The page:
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Closing Funding Gap To Eradicate Polio Now Would Mean Fewer Resources Spent On Disease In Future

Noting the Bill & Melinda Gates Foundation “has been spearheading an effort over the past couple of years to close the last mile on polio eradication,” Matthew Yglesias, business and economics correspondent for Slate, writes in the magazine’s “Moneybox” blog, “The Gates Foundation believes it has a plan to get this done for about $5.5 billion over a six-year period, and they’ve raised about $4 billion in pledges already.” He continues, “Their rather modest ‘ask’ of the United States government is that we increase our annual contribution to this effort to $200 million a year from its current pace of $150 million [in FY12] (a sum we occasionally undermine by using vaccination as a front for intelligence operations),” adding, “My guess is that the relevant members of the Obama administration are highly sympathetic to the idea of coughing up the extra money, but have not been incredibly successful at obtaining the time of the most senior level of officials to discuss political, legal, and communications strategies for getting this done.”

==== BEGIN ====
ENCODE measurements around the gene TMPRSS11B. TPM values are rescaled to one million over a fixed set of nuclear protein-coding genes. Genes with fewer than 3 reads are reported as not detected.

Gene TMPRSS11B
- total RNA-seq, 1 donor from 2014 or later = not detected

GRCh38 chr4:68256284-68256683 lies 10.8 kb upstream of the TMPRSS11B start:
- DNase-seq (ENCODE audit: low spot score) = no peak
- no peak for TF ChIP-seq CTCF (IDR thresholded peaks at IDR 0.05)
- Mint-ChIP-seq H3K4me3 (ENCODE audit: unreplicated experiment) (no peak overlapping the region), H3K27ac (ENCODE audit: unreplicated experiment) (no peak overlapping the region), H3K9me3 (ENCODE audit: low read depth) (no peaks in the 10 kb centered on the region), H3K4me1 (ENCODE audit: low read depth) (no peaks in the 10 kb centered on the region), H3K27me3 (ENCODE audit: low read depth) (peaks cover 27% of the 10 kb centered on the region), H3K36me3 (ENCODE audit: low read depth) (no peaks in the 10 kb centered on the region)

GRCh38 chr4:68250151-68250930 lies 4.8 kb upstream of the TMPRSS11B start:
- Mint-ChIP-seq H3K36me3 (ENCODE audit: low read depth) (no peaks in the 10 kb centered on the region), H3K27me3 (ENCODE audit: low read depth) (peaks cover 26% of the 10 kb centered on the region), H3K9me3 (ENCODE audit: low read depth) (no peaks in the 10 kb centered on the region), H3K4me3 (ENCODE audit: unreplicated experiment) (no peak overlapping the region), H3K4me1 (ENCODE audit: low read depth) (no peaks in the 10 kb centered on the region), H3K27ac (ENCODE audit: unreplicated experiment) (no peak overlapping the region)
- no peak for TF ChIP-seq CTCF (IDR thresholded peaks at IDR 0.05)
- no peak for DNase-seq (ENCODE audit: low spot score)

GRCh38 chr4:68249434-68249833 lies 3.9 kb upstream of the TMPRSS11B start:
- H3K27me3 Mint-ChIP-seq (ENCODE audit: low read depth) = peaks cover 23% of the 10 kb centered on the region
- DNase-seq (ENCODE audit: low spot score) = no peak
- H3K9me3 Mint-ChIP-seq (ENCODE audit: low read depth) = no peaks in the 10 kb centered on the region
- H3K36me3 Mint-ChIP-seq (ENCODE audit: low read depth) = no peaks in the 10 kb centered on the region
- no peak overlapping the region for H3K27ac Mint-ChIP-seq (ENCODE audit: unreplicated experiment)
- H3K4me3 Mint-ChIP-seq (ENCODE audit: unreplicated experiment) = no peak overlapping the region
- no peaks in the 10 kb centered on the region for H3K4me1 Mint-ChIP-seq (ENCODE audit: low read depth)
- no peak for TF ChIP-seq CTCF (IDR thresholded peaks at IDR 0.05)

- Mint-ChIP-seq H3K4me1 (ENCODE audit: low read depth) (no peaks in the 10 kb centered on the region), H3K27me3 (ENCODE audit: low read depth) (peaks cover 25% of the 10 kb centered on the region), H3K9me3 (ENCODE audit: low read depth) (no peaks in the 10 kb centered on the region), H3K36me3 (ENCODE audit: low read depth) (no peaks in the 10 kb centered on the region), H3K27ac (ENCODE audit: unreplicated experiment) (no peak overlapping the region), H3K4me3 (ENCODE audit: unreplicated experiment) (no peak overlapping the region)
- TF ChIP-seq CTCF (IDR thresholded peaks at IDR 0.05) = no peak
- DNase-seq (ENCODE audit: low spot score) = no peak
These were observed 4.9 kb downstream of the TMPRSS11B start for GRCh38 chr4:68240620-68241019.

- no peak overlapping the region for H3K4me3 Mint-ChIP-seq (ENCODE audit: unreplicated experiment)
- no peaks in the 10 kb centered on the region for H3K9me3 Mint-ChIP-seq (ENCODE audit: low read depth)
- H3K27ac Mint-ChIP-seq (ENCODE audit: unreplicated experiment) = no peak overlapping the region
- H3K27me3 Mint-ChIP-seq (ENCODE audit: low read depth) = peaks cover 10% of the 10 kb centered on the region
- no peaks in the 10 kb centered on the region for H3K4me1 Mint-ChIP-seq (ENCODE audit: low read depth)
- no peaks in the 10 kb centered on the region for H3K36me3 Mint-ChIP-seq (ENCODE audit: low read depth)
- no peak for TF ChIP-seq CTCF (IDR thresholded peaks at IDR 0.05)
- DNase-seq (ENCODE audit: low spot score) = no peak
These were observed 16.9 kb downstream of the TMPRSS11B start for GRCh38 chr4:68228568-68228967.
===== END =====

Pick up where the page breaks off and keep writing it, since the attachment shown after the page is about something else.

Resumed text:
“Fully closing the funding gap would cost approximately what the U.S. spent on the Libya intervention (that’s not considering spending by NATO allies) so winning the war on polio would be an undertaking of roughly the scale that we’re prepared to contemplate for military measures,” Yglesias notes, and concludes, “I would just urge that if you’re thinking about international humanitarian issues this week you spend some time to ponder how close we are to eradicating a major disease and to the idea that maybe it’d be smart for major rich world powers to throw their shoulders into this” as “we can permanently stop spending resources on polio vaccines and redirect that public health money to malaria or clean water or whatever else catches your fancy” (8/30).